When I was a toddler in 1950 my parents moved from a cramped New Jersey apartment to a new suburb on Long Island, NY. The house was on the site of a farm and had a large (from my perspective) apple and a maple tree right behind the house. One day when I was in the range of 4-6 years old, my mother was walking with me in the backyard and pointed at a nest high in the apple tree. Suddenly an American Robin flew out. It was almost as if her parental power had summoned the bird forth. For the rest of my childhood, I was fascinated with those trees and the birds and insects in them.
That is my earliest nature story
Here are a few more interactions at those trees:
As a slightly older child I kept notes from hours of watching from my upstairs bedroom window as a Robin tended a different nest in the backyard maple. One day I watched a Blue Jay hop around very close to the nest, looking for something. Fortunately for the Robin, the Jay did not find the nest.
Below the apple tree were a vegetable garden on one side and a flower garden on a the other. My siblings and I collected insects from the gardens and trees. Some insects were mounted with pins, but we kept live crickets. We tried to keep praying mantises but did not realize that they would cannibalize each other if kept in the same shoe box.
In the late 1950’s I became a Boy Scout. Insect Study Merit Badge had a requirement that in its current version states: “Observe 20 different live species of insects in their habitat.” (http://meritbadge.org/wiki/index.php/Insect_Study ). I sat on a lawn chair next to the flower garden and started to take notes. Within a short while I had counted 20 species. But I thought I would just stay there to see how long it would take before I would find yet another species new for the day. As the morning went on there was a ‘new’ species every 5-10 minutes. After a couple of hours, I stopped observing the flower patch and left amazed and heartened at the variety of fellow life forms that inhabited our family’s little backyard.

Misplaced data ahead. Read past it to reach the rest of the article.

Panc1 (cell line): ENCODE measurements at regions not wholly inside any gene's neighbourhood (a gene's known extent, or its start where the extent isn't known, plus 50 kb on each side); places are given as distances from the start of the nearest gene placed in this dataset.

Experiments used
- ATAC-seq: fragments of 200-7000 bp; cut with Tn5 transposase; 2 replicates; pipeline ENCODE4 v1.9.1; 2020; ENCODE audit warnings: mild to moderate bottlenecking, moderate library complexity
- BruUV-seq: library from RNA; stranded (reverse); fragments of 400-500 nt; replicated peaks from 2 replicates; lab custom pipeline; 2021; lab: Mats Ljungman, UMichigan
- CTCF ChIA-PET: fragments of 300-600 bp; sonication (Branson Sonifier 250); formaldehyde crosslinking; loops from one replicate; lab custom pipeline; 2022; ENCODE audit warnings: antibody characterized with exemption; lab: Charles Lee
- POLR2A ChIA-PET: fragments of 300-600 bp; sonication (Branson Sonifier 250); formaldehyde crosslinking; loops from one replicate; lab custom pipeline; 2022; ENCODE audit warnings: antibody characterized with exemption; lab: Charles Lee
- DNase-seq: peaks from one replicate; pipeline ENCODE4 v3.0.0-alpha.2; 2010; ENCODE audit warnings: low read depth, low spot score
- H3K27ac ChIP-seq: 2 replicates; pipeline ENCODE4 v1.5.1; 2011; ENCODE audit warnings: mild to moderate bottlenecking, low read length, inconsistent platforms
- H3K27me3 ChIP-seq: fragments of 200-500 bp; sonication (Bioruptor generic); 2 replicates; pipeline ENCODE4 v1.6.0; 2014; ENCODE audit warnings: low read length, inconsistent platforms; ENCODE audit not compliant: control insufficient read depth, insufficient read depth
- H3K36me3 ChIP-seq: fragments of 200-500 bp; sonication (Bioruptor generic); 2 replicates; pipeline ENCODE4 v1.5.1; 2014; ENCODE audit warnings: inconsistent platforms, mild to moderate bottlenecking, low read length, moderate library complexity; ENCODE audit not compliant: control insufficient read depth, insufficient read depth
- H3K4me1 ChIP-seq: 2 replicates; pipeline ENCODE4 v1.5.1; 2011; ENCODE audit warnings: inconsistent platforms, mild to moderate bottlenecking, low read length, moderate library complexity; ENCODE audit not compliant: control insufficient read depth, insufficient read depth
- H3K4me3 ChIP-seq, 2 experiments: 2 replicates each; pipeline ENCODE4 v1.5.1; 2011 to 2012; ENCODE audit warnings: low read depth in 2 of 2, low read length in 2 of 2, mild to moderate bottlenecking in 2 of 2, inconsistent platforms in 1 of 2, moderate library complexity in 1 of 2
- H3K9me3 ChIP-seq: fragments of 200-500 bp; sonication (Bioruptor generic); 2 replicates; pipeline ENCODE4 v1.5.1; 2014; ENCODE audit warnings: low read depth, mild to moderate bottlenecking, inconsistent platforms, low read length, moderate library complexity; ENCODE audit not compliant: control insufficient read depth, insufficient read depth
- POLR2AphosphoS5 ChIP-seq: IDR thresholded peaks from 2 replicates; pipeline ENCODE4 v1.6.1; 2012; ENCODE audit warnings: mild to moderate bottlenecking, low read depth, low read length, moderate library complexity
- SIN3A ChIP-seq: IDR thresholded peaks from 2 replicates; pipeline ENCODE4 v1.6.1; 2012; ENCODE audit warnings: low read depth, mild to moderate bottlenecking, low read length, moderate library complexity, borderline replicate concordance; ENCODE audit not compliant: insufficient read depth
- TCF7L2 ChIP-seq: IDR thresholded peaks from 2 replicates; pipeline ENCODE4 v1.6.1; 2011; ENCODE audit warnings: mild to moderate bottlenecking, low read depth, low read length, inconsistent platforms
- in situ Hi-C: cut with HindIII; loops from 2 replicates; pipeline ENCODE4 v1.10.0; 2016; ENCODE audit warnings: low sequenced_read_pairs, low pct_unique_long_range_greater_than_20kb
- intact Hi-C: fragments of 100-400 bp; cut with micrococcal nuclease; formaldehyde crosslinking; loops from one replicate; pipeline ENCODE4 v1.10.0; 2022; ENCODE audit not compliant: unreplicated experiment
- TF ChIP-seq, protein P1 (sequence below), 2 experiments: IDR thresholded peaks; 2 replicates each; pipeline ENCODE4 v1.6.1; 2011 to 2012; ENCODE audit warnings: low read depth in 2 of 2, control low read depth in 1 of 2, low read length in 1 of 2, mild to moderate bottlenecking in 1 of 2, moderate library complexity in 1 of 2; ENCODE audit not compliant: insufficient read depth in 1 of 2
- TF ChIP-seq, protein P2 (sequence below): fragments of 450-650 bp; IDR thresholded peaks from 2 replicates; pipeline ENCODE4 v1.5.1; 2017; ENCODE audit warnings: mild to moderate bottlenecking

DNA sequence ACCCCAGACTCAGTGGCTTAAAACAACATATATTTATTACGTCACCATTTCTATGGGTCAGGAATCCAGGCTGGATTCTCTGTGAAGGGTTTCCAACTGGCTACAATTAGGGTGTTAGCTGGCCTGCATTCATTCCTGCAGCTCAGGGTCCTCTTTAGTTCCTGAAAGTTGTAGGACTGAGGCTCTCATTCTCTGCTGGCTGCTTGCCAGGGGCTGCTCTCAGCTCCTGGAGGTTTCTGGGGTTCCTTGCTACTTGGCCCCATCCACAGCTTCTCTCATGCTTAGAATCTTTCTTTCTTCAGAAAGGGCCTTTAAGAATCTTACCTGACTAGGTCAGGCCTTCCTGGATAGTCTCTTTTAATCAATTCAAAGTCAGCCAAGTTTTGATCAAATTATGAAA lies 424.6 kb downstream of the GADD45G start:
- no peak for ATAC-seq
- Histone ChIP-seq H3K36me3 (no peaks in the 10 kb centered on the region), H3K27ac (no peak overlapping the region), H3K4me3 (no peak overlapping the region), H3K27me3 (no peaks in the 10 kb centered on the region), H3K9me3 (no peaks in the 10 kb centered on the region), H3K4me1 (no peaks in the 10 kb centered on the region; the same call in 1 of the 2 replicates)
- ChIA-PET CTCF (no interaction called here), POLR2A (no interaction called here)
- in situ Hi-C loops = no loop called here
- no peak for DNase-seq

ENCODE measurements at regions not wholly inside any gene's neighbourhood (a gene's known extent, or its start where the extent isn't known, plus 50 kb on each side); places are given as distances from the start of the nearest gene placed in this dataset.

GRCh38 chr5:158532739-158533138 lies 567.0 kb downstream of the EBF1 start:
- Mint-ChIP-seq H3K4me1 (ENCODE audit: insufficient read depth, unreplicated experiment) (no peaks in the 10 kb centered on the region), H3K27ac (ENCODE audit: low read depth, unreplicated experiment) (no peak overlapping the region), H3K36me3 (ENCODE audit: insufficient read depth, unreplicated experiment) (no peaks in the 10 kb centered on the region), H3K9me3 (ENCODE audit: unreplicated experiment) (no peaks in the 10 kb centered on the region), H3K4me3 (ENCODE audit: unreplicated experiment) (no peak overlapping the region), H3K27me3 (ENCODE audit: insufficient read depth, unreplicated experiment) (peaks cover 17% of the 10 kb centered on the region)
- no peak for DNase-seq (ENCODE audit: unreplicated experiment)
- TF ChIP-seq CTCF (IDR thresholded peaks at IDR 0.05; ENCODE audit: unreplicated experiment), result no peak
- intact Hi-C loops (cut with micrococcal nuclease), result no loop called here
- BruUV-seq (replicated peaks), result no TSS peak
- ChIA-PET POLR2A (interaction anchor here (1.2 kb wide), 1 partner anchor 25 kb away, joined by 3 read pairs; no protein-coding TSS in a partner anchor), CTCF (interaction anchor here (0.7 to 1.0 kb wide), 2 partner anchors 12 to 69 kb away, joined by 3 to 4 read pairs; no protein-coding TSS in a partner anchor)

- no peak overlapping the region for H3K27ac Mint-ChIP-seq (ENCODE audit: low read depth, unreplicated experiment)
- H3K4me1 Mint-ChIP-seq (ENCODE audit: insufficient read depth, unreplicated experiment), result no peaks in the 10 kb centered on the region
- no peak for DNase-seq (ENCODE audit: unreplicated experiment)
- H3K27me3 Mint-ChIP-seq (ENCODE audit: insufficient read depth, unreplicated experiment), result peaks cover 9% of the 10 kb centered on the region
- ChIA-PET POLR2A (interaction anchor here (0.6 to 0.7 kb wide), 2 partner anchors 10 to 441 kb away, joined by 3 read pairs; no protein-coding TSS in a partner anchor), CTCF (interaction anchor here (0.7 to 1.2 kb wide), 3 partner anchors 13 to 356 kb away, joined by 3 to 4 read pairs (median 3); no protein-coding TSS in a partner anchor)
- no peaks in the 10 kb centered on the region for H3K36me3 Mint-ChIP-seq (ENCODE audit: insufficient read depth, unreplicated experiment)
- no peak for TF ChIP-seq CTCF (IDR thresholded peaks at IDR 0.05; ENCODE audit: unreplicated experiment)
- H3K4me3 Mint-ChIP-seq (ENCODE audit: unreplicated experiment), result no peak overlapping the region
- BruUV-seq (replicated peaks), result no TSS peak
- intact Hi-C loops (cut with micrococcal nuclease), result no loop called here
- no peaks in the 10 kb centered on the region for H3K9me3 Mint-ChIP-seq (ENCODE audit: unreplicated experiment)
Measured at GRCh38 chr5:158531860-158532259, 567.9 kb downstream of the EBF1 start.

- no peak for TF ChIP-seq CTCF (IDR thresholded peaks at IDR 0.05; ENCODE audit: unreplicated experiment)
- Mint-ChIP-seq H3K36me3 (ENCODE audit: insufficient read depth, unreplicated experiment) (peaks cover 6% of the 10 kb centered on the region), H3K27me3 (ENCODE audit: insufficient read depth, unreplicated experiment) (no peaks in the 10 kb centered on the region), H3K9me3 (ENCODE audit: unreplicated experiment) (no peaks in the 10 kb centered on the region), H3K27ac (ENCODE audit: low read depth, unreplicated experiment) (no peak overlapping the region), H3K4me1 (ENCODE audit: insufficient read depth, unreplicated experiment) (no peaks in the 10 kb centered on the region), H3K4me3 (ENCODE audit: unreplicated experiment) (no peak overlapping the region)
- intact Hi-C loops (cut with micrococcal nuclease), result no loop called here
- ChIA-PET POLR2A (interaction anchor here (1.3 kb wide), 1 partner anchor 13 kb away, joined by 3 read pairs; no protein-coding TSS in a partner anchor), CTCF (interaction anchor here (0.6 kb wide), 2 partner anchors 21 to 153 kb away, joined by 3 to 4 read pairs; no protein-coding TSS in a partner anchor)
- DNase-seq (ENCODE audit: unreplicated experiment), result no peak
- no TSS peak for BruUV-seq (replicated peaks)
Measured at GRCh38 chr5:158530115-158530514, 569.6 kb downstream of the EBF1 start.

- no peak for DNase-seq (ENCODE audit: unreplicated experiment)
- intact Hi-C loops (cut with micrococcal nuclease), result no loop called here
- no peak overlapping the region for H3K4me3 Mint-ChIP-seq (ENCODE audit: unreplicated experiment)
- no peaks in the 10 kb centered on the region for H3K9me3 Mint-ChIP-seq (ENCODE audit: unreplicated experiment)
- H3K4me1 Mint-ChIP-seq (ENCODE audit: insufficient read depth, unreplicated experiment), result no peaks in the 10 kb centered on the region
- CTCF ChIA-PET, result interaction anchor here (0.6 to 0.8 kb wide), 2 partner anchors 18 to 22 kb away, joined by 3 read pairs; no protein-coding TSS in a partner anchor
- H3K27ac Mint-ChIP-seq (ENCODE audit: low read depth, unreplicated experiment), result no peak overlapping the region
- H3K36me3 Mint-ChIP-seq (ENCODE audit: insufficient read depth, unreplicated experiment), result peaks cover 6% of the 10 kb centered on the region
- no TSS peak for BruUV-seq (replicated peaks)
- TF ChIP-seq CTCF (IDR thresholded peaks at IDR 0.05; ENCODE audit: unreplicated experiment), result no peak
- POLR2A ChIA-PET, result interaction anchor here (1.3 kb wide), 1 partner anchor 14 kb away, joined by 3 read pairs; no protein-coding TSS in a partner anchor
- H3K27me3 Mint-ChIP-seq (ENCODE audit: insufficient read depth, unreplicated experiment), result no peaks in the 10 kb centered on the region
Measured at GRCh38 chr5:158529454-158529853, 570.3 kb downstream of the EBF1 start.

One early September day, a dramatic cold snap knocked a cicada out of a tree. I thought the dead cicada would be great for my insect collection, so I put it inside my uniform shirt and trotted down the street to school. At lunch time I was in the back of a class room during choir practice when the cicada started to buzz. I pulled it out of my shirt and held it in front of me while I tried to figure out what to do. Some girls started to scream. The nun assumed I was intentionally disrupting the proceedings and gave my knuckles a good rapping with the standard ruler.